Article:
First_gas_from_the_Oselvar_module_on_the_Ula_platform_on_April_14th,_2012The town of Denton, TX has over 270 active gas wells within its city limits. The population is 121,123, but the majority of the mineral wealth in the city does not belong to Denton residents. With the population set to almost double in the next twenty years, concerns over air and water quality, increased seismicity, and exposure to harmful chemicals have had local legislators seriously considering the benefits of gas production.

Considering that only 1% of the city’s property tax revenues come from natural gas development, and the city budget can attribute a paltry 1% to natural gas royalties, the city started to account for the implicit costs of fossil fuel development; degraded ecosystems, increased public health costs, and continued contribution to the CO2 emissions that the world is desperately trying to control. For the citizens of Denton, protecting their land, water, atmosphere, and families from the ill effects of energy production was a no-brainer.

Tuesday saw 58.64% of Denton voters raise their voices in opposition of continued fracking in their city. The passage of the measure represents the first ban on fracking in the entire state of Texas, widely recognized as one of the technology’s main champions. The gas industry is fully expected to contest the moratorium, but proponents of the measure, the Denton Drilling Awareness Group, are confident that the language in the ban will stand up in court.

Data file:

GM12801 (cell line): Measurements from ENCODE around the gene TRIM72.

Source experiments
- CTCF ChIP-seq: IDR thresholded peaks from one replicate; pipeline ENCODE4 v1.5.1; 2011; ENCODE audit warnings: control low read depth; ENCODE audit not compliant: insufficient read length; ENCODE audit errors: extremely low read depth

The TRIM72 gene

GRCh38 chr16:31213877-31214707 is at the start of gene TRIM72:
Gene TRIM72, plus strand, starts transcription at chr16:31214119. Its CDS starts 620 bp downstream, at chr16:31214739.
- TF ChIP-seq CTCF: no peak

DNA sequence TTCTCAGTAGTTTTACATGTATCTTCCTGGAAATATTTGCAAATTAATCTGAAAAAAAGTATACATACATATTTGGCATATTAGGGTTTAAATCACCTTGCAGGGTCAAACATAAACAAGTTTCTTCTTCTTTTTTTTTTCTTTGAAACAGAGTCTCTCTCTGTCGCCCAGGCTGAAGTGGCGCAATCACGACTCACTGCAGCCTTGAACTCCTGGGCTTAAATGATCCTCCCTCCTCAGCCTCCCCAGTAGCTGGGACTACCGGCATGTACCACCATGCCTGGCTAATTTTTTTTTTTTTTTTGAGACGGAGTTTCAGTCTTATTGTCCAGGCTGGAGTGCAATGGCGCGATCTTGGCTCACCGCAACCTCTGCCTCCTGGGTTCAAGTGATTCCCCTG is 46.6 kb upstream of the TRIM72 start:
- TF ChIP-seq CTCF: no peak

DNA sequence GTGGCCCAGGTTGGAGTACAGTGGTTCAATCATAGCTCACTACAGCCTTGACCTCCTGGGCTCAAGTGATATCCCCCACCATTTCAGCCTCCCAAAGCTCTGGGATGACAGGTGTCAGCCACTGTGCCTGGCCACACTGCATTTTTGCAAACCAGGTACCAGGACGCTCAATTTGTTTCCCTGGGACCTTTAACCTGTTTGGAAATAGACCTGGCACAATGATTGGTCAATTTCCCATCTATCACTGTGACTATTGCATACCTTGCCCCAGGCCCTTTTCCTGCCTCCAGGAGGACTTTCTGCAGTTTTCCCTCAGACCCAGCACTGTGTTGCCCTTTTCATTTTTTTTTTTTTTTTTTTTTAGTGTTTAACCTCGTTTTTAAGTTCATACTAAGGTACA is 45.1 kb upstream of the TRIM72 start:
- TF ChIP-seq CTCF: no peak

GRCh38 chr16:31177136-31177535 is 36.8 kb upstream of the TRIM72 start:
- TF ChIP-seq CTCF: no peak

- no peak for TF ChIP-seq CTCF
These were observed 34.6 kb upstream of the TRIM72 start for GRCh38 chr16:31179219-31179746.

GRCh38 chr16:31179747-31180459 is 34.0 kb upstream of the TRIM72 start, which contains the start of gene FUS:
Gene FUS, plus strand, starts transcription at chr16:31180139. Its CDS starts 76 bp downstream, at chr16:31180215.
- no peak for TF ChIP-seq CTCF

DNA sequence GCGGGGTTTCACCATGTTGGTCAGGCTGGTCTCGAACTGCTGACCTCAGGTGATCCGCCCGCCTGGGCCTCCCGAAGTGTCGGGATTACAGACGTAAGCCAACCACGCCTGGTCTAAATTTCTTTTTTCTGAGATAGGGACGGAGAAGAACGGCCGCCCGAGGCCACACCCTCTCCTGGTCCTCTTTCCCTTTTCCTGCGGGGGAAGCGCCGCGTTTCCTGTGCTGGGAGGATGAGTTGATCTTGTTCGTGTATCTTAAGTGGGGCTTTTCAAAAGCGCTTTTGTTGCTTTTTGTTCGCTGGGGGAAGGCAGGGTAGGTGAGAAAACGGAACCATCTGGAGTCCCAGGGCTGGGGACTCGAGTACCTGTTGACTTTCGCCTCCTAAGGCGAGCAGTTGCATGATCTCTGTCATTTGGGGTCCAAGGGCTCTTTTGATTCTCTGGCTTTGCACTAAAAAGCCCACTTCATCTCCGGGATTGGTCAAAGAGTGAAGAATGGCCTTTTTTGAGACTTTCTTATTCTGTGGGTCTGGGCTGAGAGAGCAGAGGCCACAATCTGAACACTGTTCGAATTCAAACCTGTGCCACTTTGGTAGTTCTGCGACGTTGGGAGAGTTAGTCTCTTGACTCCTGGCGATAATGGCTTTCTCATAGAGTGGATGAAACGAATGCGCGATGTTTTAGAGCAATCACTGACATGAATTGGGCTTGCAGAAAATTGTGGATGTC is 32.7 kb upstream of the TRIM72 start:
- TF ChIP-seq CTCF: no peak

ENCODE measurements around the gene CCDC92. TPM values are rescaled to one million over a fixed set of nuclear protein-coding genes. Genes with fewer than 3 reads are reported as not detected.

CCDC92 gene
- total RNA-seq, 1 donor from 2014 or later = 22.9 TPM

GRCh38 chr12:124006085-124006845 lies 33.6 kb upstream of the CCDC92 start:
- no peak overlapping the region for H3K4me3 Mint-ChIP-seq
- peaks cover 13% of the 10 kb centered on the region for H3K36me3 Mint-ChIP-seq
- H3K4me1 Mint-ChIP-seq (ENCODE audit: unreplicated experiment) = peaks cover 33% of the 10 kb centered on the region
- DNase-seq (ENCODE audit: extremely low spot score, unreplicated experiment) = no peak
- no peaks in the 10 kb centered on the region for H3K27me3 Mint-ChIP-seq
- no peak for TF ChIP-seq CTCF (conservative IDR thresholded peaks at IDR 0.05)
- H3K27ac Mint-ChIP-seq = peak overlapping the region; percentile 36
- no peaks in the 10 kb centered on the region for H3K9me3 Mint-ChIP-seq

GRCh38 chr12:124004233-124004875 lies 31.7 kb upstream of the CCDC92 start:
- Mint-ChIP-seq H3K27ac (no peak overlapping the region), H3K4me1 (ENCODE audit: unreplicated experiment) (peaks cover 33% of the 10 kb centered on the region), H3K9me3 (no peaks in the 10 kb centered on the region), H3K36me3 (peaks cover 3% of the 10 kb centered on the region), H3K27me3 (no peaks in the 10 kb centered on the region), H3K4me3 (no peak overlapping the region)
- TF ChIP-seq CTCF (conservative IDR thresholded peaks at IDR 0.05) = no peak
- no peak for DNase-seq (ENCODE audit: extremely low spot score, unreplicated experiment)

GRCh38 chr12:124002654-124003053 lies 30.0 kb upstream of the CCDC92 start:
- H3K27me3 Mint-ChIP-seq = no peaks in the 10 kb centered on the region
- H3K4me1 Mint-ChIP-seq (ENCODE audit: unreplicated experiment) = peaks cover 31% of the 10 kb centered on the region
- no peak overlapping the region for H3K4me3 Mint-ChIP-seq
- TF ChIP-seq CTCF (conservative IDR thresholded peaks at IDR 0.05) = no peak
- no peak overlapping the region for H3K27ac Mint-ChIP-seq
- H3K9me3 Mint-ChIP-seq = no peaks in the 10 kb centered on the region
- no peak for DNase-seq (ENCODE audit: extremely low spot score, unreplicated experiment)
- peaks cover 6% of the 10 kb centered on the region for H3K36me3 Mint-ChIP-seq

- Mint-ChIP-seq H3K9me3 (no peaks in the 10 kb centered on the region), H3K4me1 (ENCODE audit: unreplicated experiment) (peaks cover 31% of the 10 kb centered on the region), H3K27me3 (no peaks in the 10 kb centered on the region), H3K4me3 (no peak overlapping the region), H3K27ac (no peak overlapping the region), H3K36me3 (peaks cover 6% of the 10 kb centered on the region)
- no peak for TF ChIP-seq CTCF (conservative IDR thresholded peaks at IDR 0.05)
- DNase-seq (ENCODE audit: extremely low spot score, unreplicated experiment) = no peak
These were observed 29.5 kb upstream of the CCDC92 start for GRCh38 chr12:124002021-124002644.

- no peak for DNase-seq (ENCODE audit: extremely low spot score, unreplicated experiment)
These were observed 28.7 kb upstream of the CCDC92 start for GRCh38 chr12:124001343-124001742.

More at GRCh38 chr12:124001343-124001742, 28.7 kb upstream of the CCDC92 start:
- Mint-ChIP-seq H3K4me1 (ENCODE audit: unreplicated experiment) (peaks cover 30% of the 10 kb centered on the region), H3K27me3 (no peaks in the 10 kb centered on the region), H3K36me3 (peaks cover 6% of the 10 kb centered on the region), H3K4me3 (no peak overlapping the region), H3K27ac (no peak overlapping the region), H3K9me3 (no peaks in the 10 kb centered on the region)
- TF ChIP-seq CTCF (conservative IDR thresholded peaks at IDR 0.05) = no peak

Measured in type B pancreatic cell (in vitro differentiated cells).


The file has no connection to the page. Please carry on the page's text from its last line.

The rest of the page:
While gas companies operating on the Barnett Shale in Denton have reason to be upset, the citizens have other ideas for the energy future of their city. Denton’s energy portfolio is comprised of 40% wind-generated electricity, and the town is committed to conserving resources and using their land in a sustainable manner. Green America salutes the citizens of Denton for taking a stand against a toxic, damaging, and unjust industry operating in their backyards. To learn more about fracking in Denton, visit http://frackfreedenton.com/.

Cove Point: Clear and Present Danger 

Never mind that exporting liquefied natural gas (LNG) to Asian markets would cause U.S. energy prices to rise. Never mind that opening up an export facility on the Maryland Eastern Shore would create incentives to open up Marcellus Shale deposits for gas production in the western region of the state. Even if we look past the massive greenhouse gas emissions, water pollution, and other environmental catastrophes associated with natural gas production, the planned LNG export facility in Cove Point raises a serious and immediate concern: safety.